The Waldensians and Their Scandalous Book

This being Good Friday, let’s remember one thing: the only book that is truly a ‘treasure’ is the one that God has written. And He has written it just for you. It is the only book ever written with a message that can save you! I’ve loved so many books over the years, and still do: all the great classics; they are all my favorites. But I’ve never once found–nor expected to find–salvation in any of them. No, no! The Word of God stands alone in this. Trade everything else you have for this one! Empty your shelves if you must, but lay hold of this treasure and don’t let go:

“Thy Word is a light unto my path and a lamp unto my feet.” Psalm 119:105

I read the most interesting thing about the Bibles of those faithful, sweet-hearted Waldensians. Never heard of the Waldensians? Oh, you need to look into it! Long before Luther and Knox and the Reformation proper–about 300 years before, as a matter of fact!–these dear people were experiencing a ‘Reformation’ of their own. They had pulled away from the evils of a corrupt church to worship on their own in the spirit of the Scriptures. They weren’t trying to start a ‘movement’. They had no plans to force their views on all the world. They just wanted to be left alone to live and worship in peace among themselves. They did so, quietly, in Lyons, France for quite a while. Later they moved up into the Alps of southern France and northern Italy. But that didn’t stop the powers-that-be from viciously hunting them down and persecuting them; almost completely wiping them out.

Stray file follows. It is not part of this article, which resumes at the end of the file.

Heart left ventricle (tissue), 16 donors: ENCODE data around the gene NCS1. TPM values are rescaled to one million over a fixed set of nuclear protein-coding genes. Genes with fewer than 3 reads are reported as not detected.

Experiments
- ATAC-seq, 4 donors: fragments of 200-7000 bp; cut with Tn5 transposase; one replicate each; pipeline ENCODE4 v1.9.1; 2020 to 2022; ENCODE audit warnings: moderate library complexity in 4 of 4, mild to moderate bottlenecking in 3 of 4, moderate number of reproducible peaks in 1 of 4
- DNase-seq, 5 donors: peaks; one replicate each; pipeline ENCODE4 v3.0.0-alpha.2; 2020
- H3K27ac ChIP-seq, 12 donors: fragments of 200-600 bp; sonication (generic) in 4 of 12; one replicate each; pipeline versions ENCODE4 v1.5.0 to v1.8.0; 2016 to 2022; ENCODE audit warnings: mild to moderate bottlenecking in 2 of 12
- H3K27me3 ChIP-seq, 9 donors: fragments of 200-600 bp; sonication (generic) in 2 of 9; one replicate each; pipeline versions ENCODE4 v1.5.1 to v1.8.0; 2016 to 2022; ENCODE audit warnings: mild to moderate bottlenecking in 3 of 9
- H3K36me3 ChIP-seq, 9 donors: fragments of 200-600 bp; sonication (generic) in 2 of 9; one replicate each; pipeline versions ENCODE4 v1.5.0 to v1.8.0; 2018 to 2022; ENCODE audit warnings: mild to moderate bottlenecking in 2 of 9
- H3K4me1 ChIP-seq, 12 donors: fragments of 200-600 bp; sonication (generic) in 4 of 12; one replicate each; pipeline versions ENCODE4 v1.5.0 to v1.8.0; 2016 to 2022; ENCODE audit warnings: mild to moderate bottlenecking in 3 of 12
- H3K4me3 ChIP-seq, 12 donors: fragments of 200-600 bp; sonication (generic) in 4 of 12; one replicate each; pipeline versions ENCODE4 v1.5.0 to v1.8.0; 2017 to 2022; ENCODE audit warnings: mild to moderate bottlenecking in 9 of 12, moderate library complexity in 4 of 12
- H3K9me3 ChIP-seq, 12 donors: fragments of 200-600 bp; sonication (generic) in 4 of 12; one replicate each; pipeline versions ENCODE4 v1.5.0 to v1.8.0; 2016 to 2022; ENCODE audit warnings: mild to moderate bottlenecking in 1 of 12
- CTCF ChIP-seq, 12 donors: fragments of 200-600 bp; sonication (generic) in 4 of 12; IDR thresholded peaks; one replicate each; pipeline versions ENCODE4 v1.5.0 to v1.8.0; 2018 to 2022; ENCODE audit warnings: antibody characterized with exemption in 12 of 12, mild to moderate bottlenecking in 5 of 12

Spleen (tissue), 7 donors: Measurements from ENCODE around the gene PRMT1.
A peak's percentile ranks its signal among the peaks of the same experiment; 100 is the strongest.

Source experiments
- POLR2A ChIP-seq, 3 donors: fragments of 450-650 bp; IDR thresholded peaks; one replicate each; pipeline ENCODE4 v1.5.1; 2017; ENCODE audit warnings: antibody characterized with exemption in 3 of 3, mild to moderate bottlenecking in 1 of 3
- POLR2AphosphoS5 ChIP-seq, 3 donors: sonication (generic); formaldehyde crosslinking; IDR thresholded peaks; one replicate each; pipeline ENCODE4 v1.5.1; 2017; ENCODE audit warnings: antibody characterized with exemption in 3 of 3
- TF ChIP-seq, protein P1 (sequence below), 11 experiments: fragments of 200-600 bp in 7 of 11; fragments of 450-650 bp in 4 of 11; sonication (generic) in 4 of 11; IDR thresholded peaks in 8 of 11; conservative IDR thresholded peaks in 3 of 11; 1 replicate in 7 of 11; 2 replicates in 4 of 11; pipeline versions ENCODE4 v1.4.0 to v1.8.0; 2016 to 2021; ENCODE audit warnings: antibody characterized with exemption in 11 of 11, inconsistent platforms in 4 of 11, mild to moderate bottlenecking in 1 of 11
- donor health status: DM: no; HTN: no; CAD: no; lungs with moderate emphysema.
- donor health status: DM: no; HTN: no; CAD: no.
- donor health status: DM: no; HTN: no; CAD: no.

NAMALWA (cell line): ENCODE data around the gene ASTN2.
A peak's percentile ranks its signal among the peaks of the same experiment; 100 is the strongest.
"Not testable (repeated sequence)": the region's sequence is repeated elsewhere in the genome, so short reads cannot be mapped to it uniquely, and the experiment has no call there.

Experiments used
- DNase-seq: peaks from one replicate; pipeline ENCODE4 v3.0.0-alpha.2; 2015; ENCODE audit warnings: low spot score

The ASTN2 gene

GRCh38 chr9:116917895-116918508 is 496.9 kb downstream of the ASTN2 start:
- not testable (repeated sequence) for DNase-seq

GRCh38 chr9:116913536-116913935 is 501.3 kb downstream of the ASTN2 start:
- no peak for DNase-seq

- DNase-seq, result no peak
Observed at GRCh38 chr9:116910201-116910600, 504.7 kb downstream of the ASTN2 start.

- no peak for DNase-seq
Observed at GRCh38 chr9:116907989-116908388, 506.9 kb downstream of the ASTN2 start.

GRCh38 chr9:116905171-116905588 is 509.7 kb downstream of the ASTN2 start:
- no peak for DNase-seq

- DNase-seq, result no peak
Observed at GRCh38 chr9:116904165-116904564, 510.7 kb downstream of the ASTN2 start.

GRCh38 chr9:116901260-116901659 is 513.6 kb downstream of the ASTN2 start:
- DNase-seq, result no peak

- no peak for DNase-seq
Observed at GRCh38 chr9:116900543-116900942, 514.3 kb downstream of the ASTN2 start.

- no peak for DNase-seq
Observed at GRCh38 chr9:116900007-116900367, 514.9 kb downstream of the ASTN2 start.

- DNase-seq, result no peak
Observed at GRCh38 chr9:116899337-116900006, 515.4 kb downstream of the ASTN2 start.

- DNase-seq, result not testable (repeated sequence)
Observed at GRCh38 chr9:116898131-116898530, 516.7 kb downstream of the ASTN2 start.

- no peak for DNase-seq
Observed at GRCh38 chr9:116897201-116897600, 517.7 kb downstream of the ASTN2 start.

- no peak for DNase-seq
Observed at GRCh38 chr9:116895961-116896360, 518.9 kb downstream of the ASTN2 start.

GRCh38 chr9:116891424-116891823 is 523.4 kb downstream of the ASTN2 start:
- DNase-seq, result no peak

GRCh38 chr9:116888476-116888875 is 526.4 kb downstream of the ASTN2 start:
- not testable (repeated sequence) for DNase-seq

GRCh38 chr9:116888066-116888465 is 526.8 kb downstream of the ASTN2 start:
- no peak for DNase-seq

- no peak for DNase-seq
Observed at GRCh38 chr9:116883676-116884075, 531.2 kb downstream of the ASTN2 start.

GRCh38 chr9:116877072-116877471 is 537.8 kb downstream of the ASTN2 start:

Oh, but I was going to tell you about their Bibles. Yes. Perhaps 150 years before Wycliffe and others began translating the Bible into common tongues for the common man to read, the Waldensians had already done it. It was a controversial thing to do. It was one of the reasons why they were hounded so. The hierarchies of the church had strictly forbidden translations of any kind. The only sanctioned translation of the Bible was the Latin one, which only priests and scholars could understand. The common, ordinary Christian was not allowed to carry a Bible. In fact, Bibles in many of the cathedrals around Europe were chained to their pulpits and padlocked shut, and only the priests and the elite had the key.

But every Waldensian carried his Bible! It was only a New Testament actually, translated into the Romaunt tongue: the common language of Southern Europe back in Medieval times. Romaunt was the language of troubadours, poets, authors and playwrights and so, of course it was a great scandal.

Though there must have been hundreds–perhaps thousands–of these scandalous books at one time, there are now only six of them left in the world. They say there is a copy in Dublin, Lyon, Grenoble and Zurich and two copies in a museum in Paris. The scarcity of them today has only one explanation: these people wore them out!

Waldensian Bibles were humble little things. J. A. Wylie describes them well in his wonderful work, The History of the Waldensians.

“These were small, plain, portable volumes, contrasting with those splendid and ponderous folios of the Latin Vulgate, which were penned in characters of gold and silver, richly illuminated, their bindings decorated with gems, inviting admiration rather than study, and unfitted by their size and splendor for the use of the people.”

J.A. Wylie The History of the Waldensians, Cassell and Company, London 1860, p 15

“Small…plain…portable volumes…” Don’t you love it? Especially the ‘portable’ part!

You can tell an awful lot about a people, just by looking at their Bibles.

He is Risen! RAS

Categories: Books and Literature

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